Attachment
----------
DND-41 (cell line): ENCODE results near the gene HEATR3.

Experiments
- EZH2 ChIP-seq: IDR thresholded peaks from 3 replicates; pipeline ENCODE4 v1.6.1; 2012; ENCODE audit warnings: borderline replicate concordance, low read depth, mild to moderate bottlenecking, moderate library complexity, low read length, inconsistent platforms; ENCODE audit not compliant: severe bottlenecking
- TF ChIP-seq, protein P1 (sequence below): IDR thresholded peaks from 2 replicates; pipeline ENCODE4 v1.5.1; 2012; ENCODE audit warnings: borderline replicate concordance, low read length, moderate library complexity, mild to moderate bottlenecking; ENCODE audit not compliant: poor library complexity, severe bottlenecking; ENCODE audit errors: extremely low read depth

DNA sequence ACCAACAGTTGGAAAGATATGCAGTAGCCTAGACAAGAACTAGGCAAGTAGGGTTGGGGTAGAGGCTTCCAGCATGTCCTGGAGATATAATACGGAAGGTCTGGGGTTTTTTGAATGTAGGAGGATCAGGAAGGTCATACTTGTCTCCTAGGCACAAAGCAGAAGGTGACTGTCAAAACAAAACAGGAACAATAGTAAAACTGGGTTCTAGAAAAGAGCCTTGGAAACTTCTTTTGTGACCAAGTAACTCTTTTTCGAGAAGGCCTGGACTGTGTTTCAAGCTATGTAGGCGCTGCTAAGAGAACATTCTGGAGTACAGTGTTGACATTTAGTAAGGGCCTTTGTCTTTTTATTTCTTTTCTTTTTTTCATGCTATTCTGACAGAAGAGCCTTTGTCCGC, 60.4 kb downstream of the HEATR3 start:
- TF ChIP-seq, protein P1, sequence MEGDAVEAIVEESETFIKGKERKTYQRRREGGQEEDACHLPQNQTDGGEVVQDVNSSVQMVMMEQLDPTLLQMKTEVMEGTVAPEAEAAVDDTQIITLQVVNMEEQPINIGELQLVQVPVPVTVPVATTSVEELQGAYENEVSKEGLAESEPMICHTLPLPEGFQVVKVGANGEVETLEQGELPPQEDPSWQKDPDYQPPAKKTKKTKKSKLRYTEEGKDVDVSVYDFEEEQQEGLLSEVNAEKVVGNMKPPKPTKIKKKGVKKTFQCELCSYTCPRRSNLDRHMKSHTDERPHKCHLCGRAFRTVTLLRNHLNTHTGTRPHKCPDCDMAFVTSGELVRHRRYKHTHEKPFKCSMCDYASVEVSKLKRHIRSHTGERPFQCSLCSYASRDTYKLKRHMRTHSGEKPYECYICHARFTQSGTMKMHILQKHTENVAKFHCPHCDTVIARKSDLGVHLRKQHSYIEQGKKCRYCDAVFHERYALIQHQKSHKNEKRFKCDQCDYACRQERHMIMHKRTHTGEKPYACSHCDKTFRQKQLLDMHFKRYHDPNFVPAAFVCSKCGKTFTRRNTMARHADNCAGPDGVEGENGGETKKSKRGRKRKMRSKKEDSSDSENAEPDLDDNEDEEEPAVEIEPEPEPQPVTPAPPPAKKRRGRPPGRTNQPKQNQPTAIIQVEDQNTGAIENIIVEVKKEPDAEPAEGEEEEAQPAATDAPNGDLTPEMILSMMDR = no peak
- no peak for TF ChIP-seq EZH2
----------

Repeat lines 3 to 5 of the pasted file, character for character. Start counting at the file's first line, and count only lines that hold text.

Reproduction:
- EZH2 ChIP-seq: IDR thresholded peaks from 3 replicates; pipeline ENCODE4 v1.6.1; 2012; ENCODE audit warnings: borderline replicate concordance, low read depth, mild to moderate bottlenecking, moderate library complexity, low read length, inconsistent platforms; ENCODE audit not compliant: severe bottlenecking
- TF ChIP-seq, protein P1 (sequence below): IDR thresholded peaks from 2 replicates; pipeline ENCODE4 v1.5.1; 2012; ENCODE audit warnings: borderline replicate concordance, low read length, moderate library complexity, mild to moderate bottlenecking; ENCODE audit not compliant: poor library complexity, severe bottlenecking; ENCODE audit errors: extremely low read depth

DNA sequence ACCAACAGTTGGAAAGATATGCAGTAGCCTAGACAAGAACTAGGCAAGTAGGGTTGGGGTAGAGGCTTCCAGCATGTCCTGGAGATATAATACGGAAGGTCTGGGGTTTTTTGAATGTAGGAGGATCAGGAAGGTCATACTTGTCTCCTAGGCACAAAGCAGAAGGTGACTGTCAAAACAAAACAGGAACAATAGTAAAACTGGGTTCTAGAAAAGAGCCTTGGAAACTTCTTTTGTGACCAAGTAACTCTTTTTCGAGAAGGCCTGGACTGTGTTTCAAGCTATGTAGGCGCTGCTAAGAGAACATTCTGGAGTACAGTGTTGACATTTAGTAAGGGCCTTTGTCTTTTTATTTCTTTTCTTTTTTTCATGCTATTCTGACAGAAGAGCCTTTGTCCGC, 60.4 kb downstream of the HEATR3 start: